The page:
• “The name is the first point of contact between the message and the mind.”

Chapter 10: The No-Name Trap

The Ineffectiveness of Initials as Brand Names

  • “When they have a choice of a word or a set of initials, both equal in phonetic length, people will invariably use the word, not the initials."
  • “In general, if you remember the set of initials, you also remember the name."
  • “A company must be extremely well known before it can use initials successfully."
  • “Make no mistake about it. Initials make weak brand or company names."
  • “The mind works by ear, not by eye."
  • “Before you can file away a picture in the mind, you have to verbalize it.”

Chapter 11: The Free-Ride Trap

The Advantage of Smaller Companies in Positioning

  • “A big company with a big reputation usually cannot compete successfully with a smaller company with a well-defined position."

Chapter 12: The Line-Extension Trap

Dangers of Line Extension in Positioning

  • “What does it mean to own a position in the mind? Simply this: the brand name becomes a surrogate or substitute for the generic name."
  • “The stronger the position, the more often this substitution takes place."
  • “The easiest way to kill a brand is to line-extend it."

Concept of Broadening the Base

  • A reverse line extension is called “broadening the base.”

Chapter 13: When Line Extension Can Work

Conditions Favoring Line Extensions

  • “One of the keys to understanding the line-extension issue is to separate the short-term effects from the long-term effects."
  • “The classic test for line extension is the shopping list."
  • “If your competitors are foolish. If your volume is small. If you have no competitors. If you don’t expect to build a position in the prospect’s mind. If you don’t do any advertising.”

Chapter 14: Positioning a Company: Monsanto

Perceived Superiority of Bigger, More Successful Companies

  • “Rightly or wrongly, the bigger, more successful companies have the better people."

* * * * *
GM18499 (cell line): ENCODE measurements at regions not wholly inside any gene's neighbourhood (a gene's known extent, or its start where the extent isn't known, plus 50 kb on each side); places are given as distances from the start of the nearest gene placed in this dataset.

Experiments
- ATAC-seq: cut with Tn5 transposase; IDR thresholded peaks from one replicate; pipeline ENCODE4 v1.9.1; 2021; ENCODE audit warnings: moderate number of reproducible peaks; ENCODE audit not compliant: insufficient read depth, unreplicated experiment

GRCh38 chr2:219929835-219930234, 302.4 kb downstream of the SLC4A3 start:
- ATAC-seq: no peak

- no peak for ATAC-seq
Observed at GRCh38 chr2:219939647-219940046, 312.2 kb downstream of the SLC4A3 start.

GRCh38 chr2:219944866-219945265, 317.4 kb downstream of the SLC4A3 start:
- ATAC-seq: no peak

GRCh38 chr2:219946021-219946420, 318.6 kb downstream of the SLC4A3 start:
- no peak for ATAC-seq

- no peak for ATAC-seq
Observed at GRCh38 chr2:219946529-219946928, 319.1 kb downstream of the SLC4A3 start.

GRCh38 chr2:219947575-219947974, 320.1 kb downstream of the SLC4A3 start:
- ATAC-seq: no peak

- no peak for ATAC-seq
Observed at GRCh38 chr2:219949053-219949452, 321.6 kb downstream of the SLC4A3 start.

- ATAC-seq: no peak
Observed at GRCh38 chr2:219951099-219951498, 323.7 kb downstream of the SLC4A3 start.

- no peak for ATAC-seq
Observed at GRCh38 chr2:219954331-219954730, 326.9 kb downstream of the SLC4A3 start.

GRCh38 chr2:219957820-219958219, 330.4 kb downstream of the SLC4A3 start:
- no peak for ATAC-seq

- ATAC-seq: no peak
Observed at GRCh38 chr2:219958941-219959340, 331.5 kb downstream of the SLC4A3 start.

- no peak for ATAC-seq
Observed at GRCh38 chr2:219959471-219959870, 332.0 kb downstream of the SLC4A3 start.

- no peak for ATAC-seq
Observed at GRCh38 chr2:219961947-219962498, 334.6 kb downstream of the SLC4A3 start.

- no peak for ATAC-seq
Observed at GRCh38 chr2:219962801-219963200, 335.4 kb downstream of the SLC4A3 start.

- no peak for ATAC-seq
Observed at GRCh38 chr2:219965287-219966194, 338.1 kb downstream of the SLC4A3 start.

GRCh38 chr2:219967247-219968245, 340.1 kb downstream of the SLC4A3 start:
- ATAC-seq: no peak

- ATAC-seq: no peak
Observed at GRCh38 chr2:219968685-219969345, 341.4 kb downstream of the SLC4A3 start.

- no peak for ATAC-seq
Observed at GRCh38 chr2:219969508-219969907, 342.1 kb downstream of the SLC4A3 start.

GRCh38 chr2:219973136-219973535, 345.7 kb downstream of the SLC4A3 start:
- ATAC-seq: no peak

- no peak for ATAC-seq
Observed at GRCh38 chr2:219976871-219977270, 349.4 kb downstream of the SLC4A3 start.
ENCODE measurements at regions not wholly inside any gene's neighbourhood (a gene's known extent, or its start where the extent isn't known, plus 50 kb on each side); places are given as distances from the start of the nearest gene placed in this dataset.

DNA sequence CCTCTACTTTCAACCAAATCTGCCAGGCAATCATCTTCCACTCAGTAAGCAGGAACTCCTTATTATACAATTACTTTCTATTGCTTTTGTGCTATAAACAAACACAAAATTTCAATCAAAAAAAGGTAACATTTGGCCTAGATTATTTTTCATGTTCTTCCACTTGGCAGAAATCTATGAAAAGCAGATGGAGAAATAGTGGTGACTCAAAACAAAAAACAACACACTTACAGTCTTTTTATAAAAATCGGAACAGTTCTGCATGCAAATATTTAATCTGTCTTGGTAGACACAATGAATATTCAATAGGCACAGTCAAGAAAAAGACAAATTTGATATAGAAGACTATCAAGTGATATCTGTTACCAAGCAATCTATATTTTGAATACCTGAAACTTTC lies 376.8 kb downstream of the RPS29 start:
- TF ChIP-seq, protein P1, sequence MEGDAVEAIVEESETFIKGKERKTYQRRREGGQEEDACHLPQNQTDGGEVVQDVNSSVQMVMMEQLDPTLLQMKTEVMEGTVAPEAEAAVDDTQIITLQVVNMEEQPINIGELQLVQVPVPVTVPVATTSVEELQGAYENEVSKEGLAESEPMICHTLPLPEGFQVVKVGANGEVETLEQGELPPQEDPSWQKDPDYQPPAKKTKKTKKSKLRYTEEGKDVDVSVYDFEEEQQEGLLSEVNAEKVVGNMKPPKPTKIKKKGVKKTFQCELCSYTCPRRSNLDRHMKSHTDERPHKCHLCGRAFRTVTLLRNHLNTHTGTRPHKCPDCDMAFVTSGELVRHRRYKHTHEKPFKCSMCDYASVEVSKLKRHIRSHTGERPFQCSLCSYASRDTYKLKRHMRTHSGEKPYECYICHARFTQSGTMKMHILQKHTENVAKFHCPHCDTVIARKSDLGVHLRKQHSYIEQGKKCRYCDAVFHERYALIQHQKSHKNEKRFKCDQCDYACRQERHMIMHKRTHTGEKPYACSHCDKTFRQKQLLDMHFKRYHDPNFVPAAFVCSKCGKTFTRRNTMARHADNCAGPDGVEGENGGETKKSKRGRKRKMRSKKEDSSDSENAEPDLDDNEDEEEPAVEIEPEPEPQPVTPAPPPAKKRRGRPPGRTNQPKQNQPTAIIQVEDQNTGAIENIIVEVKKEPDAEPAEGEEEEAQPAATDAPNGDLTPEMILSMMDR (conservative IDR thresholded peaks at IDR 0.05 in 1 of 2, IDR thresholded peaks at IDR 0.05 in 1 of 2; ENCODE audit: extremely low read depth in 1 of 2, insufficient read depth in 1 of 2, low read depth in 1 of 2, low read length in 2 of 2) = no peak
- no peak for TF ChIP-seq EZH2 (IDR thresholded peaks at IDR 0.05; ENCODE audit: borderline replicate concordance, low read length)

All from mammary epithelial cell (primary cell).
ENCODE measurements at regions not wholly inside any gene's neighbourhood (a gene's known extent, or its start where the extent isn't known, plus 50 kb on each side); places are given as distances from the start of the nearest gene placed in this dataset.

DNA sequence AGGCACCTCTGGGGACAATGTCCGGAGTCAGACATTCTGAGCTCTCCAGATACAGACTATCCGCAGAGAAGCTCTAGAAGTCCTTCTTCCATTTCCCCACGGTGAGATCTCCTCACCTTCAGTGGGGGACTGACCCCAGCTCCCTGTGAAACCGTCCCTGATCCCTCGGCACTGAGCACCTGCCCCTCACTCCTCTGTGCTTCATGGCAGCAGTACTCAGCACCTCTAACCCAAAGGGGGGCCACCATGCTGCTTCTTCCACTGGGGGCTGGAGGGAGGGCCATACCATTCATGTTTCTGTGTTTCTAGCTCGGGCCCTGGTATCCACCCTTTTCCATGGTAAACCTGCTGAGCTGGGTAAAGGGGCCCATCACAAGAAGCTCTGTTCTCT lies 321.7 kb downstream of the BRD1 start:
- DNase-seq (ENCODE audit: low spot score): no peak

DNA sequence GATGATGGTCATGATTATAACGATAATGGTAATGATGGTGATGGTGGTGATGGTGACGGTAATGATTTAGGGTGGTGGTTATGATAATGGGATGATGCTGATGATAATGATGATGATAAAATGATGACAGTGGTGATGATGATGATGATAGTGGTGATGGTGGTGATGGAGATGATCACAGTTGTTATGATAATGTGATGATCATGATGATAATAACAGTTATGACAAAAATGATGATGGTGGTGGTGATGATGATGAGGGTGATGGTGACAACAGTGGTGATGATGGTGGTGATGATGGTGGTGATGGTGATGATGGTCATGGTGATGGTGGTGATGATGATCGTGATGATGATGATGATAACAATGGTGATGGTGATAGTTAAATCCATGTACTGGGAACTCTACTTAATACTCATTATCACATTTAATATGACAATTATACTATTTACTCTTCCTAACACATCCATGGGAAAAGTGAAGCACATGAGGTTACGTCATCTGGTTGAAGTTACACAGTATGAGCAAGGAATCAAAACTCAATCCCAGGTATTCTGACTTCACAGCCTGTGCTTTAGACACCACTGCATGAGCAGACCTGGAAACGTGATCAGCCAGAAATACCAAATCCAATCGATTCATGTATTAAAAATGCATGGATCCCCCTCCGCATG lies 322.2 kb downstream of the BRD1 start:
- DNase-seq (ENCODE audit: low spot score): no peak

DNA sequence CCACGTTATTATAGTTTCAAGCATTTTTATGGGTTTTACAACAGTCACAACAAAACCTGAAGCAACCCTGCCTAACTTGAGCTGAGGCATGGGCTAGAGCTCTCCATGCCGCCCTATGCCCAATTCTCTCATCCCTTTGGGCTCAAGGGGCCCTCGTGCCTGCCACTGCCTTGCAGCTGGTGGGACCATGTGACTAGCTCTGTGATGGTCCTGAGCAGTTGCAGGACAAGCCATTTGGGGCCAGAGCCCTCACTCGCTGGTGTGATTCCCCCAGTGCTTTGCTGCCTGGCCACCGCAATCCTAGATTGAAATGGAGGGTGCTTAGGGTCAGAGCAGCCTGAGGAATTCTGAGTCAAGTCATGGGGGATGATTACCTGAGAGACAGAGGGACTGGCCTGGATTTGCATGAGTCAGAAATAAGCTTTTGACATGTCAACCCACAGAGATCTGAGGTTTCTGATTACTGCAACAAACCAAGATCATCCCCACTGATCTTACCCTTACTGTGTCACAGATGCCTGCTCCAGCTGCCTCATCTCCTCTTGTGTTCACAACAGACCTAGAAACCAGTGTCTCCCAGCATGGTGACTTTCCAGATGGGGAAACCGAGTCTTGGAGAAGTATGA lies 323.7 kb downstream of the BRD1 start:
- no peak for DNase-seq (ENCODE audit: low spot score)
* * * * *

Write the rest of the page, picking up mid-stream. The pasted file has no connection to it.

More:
Chapter 15: Positioning a Country: Belgium

Different Perceptions Between Residents and Visitors

  • “The perceptions of people living in a place are often different from those visiting it."

Strategies for Attracting Travelers

  • “To position a country as a destination, you need attractions that will keep the traveler around for at least a few days."
  • “In any positioning program, if you can start with a strongly held perception, you’ll be that much ahead in your efforts to establish your own position."

Using Language Effectively in Positioning

  • “To create an effective positioning program, you have to ‘verbalize the visuals.’ Alliteration can also be an effective memory device in this process."
  • “A successful positioning program requires a major long-term commitment by the people in charge.”

Chapter 16: Positioning a Product: Milk Duds

Identifying Effective Positioning Strategies

  • “The first step in any positioning program is to look inside the mind of the prospect."
  • “Isolating a narrow target is usually the first step in finding an effective position."
  • “The solution to a positioning problem is usually found in the prospect’s mind, not in the product.”

Chapter 17: Positioning a Service: Mailgram

The Importance of Connecting Visuals with Verbal Ideas

  • “Visuals can be extremely memorable, but unless they are connected to a verbal idea they lose their effectiveness."
  • “Regardless of how much money you spend, regardless of how technologically interesting your service is, to get inside the prospect’s mind, you have to relate to what’s already there.”